There are a number of feral cats living around our workshop area and about two weeks ago we noticed cat footprints making their way up the road towards our house, up to the gate. We have also caught a few African Wild Cats in the spotlight while out at night, keeping elephants out of the crops. Kits (as she is now called) is about 6 months old, so approaching sexual maturity and probably attracting all the toms in the area. We certainly don’t want more cats (where would we re-home them?) so we took the decision to have her spayed.
I booked the appointment for Monday, and she couldn’t believe it when we put her back in the cupboard (where I had kept her when she first arrived, to keep the dogs away from her) on Sunday night. It’s the only room in the house where she cannot escape and we had to make sure she had nothing to eat or drink after 20.00hrs.
For the trip into town I put her into Tikkie’s travelling box – the one he arrived in on the plane from Johannesburg – but her cries of protest were too distracting so a couple of kilometers down the road I pulled over to let her out. Within minutes, after a quick inspection of the entire vehicle, she curled up on my lap, purring for the rest of the journey. I dropped her off at the vet’s, having waited until he had sedated her and she was quite dozy and then went to treat myself with a mocha coffee milkshake at our town’s only café while I waited for his call to come and collect her.
When I collected her she was still completely anaesthetised, her head lolling about and her tongue hanging out. I was a little apprehensive and asked if I shouldn’t wait a bit longer for her to return to consciousness. The vet assured me she would be fine, so off we went back home, where I laid her out on a few blankets on the floor in the cupboard. She seemed to take hours and hours to wake up and when she finally stood up and tried to walk around she appeared blind! She kept walking into the wall, my legs, anything that was in her way, and when I waved my fingers around in front of her eyes she did not blink or react at all.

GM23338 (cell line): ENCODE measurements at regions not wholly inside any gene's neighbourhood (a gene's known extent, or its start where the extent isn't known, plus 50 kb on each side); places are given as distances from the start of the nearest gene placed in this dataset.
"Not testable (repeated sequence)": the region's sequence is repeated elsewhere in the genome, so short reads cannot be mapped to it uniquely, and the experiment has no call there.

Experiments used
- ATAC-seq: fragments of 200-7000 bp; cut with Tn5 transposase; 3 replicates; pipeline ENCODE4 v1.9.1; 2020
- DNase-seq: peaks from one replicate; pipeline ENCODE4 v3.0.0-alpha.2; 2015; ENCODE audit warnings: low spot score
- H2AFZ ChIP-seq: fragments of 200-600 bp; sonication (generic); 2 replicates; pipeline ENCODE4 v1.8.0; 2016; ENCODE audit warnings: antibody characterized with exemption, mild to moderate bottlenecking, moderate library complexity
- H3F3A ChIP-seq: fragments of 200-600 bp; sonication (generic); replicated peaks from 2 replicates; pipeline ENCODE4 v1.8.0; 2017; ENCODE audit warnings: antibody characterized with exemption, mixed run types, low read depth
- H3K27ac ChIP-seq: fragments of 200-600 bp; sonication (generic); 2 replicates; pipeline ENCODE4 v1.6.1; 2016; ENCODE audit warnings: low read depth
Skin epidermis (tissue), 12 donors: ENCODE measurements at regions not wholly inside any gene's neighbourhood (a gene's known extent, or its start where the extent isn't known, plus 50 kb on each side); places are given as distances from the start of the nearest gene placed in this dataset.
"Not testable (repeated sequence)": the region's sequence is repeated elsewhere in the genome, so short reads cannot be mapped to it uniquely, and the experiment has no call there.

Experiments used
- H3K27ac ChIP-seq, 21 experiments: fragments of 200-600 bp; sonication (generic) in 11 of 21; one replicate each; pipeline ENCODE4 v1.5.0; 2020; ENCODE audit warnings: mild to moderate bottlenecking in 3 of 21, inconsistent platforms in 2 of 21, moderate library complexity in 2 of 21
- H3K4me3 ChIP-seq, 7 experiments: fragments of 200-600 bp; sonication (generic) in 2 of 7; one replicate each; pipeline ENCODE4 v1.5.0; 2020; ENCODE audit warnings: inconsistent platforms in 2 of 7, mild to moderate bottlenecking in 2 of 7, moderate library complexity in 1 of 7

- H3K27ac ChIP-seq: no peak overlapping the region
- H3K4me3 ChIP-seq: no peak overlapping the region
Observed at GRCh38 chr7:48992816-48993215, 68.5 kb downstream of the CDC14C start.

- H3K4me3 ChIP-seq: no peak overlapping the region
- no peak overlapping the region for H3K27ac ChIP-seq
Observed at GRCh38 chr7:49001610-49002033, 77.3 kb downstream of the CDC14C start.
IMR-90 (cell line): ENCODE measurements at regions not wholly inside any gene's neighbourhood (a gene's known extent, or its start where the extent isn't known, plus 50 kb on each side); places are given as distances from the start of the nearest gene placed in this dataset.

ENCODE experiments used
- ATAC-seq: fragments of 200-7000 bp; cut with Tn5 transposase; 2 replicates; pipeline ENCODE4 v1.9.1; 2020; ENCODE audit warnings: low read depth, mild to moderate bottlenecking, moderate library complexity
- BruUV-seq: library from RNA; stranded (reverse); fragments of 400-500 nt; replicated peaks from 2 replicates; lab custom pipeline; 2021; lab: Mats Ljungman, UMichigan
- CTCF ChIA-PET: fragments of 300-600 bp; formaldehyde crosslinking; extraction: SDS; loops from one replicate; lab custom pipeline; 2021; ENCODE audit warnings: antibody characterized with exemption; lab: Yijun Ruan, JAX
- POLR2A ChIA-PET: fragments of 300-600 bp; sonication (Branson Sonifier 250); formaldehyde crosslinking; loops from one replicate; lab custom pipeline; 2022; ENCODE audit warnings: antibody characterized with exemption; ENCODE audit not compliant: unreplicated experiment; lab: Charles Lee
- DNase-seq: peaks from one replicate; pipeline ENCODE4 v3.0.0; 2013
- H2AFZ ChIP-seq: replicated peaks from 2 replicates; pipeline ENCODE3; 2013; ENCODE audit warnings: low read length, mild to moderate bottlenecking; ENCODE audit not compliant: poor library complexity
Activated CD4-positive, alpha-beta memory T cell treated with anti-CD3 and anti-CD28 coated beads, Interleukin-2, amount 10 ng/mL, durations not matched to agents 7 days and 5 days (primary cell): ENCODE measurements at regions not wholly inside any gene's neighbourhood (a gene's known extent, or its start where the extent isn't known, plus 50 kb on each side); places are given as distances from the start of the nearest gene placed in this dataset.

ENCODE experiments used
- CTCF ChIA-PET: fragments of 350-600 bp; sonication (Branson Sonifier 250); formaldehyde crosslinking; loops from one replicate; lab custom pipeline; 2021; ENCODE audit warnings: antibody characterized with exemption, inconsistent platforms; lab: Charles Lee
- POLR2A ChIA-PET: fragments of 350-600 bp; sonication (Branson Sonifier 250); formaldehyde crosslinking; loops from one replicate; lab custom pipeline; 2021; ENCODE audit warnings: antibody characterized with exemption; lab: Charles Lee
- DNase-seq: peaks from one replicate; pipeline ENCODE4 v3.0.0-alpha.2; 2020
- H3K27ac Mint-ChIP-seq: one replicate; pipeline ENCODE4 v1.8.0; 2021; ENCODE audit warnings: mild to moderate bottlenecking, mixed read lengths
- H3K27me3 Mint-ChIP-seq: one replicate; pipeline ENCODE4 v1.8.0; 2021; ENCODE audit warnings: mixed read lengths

I tried to call the vet to ask if this was normal but his phone was off so I turned to Google where I learned that blindness after anaesthetic is quite common in cats and that sometimes it can be permanent. Of course I was distraught and when Piet got home that evening after his day’s work on the farm he found me almost in tears. Being the calm, level-headed person that he is he managed to calm me down (a bit) and suggested we wait until the morning to see how she was then. In my Google research I had also read that cats are more sensitive to anaesthetic than dogs are and that they can take longer to recover, so I took his advice to heart and tried to settle down and wait for the morning.
We woke before dawn to the sound of plaintive mewing coming from the cupboard and when Piet opened the door Kits came bounding out, purring like a diesel engine and set about on her usual morning ritual of pouncing on Tikkie to wake him up, something he hates (he is not a morning dog). What a relief! Although she was still a little shaky and unsteady on her feet, her eyesight was back to normal and that was the end of that drama.